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, D. D. a man whose history affords a very striking example of the folly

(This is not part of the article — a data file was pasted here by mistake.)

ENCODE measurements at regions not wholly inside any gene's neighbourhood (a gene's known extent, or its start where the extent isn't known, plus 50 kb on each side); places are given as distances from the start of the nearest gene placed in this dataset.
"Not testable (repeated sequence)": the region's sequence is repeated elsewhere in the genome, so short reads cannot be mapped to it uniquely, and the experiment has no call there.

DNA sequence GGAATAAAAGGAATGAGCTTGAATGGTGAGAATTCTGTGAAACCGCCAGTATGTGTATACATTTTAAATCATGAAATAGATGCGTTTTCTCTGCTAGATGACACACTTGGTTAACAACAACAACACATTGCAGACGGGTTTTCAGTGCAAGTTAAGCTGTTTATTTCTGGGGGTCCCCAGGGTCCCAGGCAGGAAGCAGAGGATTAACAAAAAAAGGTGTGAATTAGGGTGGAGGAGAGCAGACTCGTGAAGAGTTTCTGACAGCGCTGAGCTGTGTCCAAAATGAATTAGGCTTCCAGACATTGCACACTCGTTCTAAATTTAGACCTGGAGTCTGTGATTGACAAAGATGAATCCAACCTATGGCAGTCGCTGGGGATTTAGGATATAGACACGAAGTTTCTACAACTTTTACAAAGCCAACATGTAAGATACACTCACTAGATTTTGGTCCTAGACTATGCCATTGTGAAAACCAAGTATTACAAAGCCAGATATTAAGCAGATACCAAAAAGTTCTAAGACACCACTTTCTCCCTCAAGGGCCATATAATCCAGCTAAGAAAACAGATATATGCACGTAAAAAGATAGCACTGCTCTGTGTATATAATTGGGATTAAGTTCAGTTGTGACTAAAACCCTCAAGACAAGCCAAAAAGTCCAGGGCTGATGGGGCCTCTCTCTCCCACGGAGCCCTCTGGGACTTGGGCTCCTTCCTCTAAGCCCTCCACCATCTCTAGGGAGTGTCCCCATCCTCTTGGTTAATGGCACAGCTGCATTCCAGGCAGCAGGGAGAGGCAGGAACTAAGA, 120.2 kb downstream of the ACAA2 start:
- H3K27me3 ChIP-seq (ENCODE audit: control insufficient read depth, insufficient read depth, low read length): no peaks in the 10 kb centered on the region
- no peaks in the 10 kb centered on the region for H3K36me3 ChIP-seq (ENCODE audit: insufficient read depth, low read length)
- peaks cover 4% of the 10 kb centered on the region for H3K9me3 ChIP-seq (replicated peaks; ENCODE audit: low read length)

, D. D. a man whose history affords a very striking example of the folly of party spirit, was the son of Joshua Sacheverell of Marlborough, clerk, who died rector of St. Peter’s church in Marlborough, leaving a numerous family in very low circumstances. By a letter to him from his uncle, in 1711, it appears that he had a brother named Thomas, and a sister Susannah. Henry was put to school at Marlborough, at the charge of Mr. Edward Hearst, an apothecary, who, being his godfather, adopted him as his son. Hearst’s widow put him afterwards to^Magdalen-college, Oxford, where he became demy in 1687, at the age of 15. Here he soon distinguished himself by a regular observation of the duties of the house, by his compositions, good manners, and genteel behaviour; qualifications which recommended him to that society, of which he became fellow, and, as public tutor, had the care of the education of most of the young gentlemen of quality and fortune that were admitted of the college. In this station he had the care of the education of a great many persons eminent for their learning and abilities; and was contemporary and chamberfellow with Addison, and one of his chief intimates till the time of his famous trial. Mr. Addison’s “Account of the greatest English' Poets,” dated April 4, 1694, in a farewell-poem to the Muses on his intending to enter into holy orders, was inscribed <c to Mr. Henry Sacheverell,“his then dearest friend and colleague. Much has been said by Sacheverell’s enemies of his ingratitude to his relations, and of his turbulent behaviour at Oxford; but these appear to have been groundless calumnies, circulated only by the spirit of party. In his younger years he wrote some excellent Latin poems, besides several in the second and third volumes of the” Mus as Anglicanae,“ascribed to his pupils; and there is a good one of some length in the second volume, under his own name (transcribed from the Oxford collection, on queen Mary’s death, 1695). He took the degree of M. A. May 16, 1696; B. D. Feb. 4, 1707; D. D. July 1, 1708. His first preferment was Cannock, or Cank, in the county of Stafford. He was appointed preacher of St. Saviour’s, Southwark, in 1705; and while in this station preached his famous sermons (at Derby, Aug. 14, 1709; and at St. Paul’s, Nov. 9, in the same year) and in one of them was supposed to point at lord Godolphin, under the name of Volpone. It has been suggested, that to this circumstance, as much as to the doctrines contained in his sermons, he was indebted for his prosecution, and eventually for his preferment. Being impeached by the House of Commons, his trial began Feb. 27, 1709-10; and continued until the 23d of March: when he was sentenced to a suspension from preaching for three years, and his two sermons ordered to be burnt. This prosecution, however, overthrew the ministry, and laid the foundation of his fortune. To sir Simon Harcourt, who was counsel for him, he presented a silver bason gilt, with an elegant inscription, written probably by his friend Dr. Alterbury. Dr. Sacheverell, during his suspension, made a kind of triumphal progress through various parts of the kingdom; during which period he was collated to a living near Shrewsbury; and, in the same month that his suspension ended, had the valuable rectory of St. Andrew’s, Holborn, given him by the queen, April 13, 1713. At that time his reputation was so high, that he was enabled to sell the first sermon preached after his sentence expired (on Palm Sunday) for the sum of 100l.; and upwards of 40,000 copies, it is said, were soon sold. We find by Swift’s Journal to Stella, Jan. 22, 1711-12, that he had also interest enough with the ministry to provide very amply for one of his brothers; yet, as the dean had said before, Aug. 24, 1711,” they hated and affected to despise him.“A considerable estate at Callow in Derbyshire was soon after left to him by his kinsman George Sacheverell, esq. In 1716, he prefixed a dedication to” Fifteen Discourses, occasionally delivered before the university of Oxford, by W. Adams, M. A. late student of Christ-church, and rector of Staunton upon Wye, in Oxfordshire.“After this publication, we hear little of him, except by quarrels with his parishioners. He died June 5, 1724; and, by his will, bequeathed to Bp. Atterbury, then in exile, who was supposed to have penned for him the defence he made before the House of Peers , the sum of 500l. The duchess of Maryborough describes Sacheverell as” an ignorant impudent incendiary; a man who was the scorn even of those who made use of him as a tool.“And Bp. Burnet says,” He was a bold insolent man, wiih a very small measure of religion, virtue, learning, or good sense; but he resolved to force himself into popularity and preferment, by the most petulant railings at dissenters and low-church men, in several sermons and libels, written without either chasteness of style or liveliness of expression." Whatever his character, it is evident that he owed every thing to an injudicious prosecution, which defeated the purposes of those who instituted it, and for many years continued those prejudices in the public mind, which a wiser administration w r ould have been anxious to dispel.